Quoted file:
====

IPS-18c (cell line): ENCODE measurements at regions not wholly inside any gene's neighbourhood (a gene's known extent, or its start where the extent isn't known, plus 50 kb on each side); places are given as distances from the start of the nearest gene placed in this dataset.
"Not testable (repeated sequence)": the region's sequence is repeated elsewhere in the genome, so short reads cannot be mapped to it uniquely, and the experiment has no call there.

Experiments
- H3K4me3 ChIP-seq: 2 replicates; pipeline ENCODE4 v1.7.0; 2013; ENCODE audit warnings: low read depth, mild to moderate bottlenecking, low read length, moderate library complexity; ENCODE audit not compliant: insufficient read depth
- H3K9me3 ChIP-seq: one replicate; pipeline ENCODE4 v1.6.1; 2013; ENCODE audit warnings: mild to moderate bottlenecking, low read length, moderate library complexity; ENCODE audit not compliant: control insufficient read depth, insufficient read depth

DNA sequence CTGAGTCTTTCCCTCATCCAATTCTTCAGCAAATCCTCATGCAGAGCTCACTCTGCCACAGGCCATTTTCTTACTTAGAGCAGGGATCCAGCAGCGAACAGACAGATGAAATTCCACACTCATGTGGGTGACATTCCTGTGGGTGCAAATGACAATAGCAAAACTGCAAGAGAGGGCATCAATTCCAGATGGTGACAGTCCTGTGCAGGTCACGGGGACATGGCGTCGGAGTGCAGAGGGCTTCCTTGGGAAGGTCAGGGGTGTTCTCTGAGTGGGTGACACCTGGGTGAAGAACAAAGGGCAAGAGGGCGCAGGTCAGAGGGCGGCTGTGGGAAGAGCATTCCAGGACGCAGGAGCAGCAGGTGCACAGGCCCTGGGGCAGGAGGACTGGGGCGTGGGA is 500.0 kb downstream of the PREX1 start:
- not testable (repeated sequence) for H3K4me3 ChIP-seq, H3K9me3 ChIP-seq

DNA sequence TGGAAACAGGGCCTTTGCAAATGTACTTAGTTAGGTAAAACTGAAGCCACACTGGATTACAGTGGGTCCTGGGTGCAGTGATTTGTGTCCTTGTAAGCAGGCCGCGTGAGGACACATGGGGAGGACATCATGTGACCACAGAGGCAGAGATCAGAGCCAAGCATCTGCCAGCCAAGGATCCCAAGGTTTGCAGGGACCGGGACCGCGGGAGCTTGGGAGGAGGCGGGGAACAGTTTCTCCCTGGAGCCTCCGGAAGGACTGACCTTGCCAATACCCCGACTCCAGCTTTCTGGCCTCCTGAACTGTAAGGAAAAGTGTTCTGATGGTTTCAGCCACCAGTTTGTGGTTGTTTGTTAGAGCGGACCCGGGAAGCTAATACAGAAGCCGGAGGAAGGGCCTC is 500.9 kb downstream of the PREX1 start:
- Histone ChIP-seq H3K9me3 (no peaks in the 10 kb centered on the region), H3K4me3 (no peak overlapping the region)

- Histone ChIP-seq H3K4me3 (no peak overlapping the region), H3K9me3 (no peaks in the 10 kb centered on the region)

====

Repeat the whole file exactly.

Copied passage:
IPS-18c (cell line): ENCODE measurements at regions not wholly inside any gene's neighbourhood (a gene's known extent, or its start where the extent isn't known, plus 50 kb on each side); places are given as distances from the start of the nearest gene placed in this dataset.
"Not testable (repeated sequence)": the region's sequence is repeated elsewhere in the genome, so short reads cannot be mapped to it uniquely, and the experiment has no call there.

Experiments
- H3K4me3 ChIP-seq: 2 replicates; pipeline ENCODE4 v1.7.0; 2013; ENCODE audit warnings: low read depth, mild to moderate bottlenecking, low read length, moderate library complexity; ENCODE audit not compliant: insufficient read depth
- H3K9me3 ChIP-seq: one replicate; pipeline ENCODE4 v1.6.1; 2013; ENCODE audit warnings: mild to moderate bottlenecking, low read length, moderate library complexity; ENCODE audit not compliant: control insufficient read depth, insufficient read depth

DNA sequence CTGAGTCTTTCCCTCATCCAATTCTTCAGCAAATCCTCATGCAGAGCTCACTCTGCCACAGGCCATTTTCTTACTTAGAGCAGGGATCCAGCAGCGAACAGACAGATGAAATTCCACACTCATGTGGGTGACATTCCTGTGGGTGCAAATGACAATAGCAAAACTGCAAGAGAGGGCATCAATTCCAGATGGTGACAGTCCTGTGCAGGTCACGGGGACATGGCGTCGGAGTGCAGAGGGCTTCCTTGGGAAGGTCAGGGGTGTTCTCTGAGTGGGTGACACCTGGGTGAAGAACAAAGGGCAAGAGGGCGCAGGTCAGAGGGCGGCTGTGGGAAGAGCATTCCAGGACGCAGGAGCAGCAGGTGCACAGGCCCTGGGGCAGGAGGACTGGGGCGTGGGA is 500.0 kb downstream of the PREX1 start:
- not testable (repeated sequence) for H3K4me3 ChIP-seq, H3K9me3 ChIP-seq

DNA sequence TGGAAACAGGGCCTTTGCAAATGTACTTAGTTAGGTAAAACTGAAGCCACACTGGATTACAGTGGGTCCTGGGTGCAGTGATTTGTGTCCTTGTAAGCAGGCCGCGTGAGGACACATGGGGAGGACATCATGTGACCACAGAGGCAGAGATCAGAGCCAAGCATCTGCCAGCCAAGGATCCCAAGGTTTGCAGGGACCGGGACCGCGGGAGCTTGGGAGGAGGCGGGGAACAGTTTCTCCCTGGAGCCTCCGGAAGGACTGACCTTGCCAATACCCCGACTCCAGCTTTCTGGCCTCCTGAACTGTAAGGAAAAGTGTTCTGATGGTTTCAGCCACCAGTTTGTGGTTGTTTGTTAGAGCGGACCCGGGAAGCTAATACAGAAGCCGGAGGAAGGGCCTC is 500.9 kb downstream of the PREX1 start:
- Histone ChIP-seq H3K9me3 (no peaks in the 10 kb centered on the region), H3K4me3 (no peak overlapping the region)

- Histone ChIP-seq H3K4me3 (no peak overlapping the region), H3K9me3 (no peaks in the 10 kb centered on the region)